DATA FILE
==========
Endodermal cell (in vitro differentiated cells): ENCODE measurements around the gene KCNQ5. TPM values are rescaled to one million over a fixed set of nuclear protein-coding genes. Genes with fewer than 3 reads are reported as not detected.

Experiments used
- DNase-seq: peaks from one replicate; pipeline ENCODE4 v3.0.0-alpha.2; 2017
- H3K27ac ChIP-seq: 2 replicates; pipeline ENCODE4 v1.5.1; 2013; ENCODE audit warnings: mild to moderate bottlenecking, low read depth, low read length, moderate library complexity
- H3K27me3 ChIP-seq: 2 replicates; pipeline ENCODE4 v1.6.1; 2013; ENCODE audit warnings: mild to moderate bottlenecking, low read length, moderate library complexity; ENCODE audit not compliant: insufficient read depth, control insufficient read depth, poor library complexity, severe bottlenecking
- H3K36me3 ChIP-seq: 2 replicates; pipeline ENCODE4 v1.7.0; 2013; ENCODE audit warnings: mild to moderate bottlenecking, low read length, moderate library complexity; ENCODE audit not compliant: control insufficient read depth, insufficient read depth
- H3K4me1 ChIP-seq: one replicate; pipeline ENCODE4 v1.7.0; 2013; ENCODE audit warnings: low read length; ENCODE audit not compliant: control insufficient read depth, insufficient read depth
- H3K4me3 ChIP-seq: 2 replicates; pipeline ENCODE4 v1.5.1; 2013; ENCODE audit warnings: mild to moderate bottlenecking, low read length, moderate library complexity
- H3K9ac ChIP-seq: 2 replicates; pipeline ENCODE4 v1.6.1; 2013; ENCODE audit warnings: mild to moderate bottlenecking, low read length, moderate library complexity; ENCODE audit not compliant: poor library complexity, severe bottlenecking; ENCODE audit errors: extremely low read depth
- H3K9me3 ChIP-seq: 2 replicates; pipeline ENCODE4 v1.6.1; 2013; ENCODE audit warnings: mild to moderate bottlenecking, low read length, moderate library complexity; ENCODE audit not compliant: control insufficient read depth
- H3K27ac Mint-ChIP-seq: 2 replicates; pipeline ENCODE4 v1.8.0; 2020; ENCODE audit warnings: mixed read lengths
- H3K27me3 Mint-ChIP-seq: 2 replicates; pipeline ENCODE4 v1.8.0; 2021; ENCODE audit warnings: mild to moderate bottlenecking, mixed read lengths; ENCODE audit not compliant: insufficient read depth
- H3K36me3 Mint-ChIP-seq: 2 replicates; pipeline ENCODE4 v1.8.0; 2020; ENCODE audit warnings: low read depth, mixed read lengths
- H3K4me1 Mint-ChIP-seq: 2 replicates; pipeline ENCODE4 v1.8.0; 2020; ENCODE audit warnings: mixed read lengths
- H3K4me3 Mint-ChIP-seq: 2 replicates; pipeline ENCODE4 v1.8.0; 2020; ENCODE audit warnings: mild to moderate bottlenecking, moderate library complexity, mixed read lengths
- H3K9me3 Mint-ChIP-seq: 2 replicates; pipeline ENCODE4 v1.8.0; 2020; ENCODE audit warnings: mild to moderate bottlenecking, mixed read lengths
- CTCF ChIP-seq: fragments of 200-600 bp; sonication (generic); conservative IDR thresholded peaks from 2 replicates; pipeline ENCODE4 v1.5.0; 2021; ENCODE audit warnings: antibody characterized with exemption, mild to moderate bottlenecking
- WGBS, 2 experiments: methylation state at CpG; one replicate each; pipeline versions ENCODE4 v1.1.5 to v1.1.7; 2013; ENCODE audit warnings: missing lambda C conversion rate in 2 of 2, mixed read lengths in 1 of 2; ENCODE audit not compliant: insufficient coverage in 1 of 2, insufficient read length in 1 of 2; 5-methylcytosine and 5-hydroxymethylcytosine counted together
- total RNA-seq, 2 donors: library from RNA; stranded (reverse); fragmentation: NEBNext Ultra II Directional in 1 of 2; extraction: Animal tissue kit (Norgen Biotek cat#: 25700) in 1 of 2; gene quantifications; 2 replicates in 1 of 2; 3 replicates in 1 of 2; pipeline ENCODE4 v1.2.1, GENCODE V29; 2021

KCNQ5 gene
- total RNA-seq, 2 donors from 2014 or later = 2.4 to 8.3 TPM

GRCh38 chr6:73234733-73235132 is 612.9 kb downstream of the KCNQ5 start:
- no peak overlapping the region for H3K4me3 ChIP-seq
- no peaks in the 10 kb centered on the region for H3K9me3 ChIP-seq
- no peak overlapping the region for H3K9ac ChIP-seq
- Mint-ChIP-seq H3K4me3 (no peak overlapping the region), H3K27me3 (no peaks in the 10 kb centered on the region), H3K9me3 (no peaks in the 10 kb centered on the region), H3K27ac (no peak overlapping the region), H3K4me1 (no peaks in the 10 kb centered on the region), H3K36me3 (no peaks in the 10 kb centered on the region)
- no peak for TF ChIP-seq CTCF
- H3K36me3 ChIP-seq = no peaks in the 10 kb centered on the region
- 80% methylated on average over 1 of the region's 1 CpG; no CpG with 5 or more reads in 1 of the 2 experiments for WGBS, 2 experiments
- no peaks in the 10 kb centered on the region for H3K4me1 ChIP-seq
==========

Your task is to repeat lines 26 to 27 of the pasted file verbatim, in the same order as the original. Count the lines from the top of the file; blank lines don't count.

- Mint-ChIP-seq H3K4me3 (no peak overlapping the region), H3K27me3 (no peaks in the 10 kb centered on the region), H3K9me3 (no peaks in the 10 kb centered on the region), H3K27ac (no peak overlapping the region), H3K4me1 (no peaks in the 10 kb centered on the region), H3K36me3 (no peaks in the 10 kb centered on the region)
- no peak for TF ChIP-seq CTCF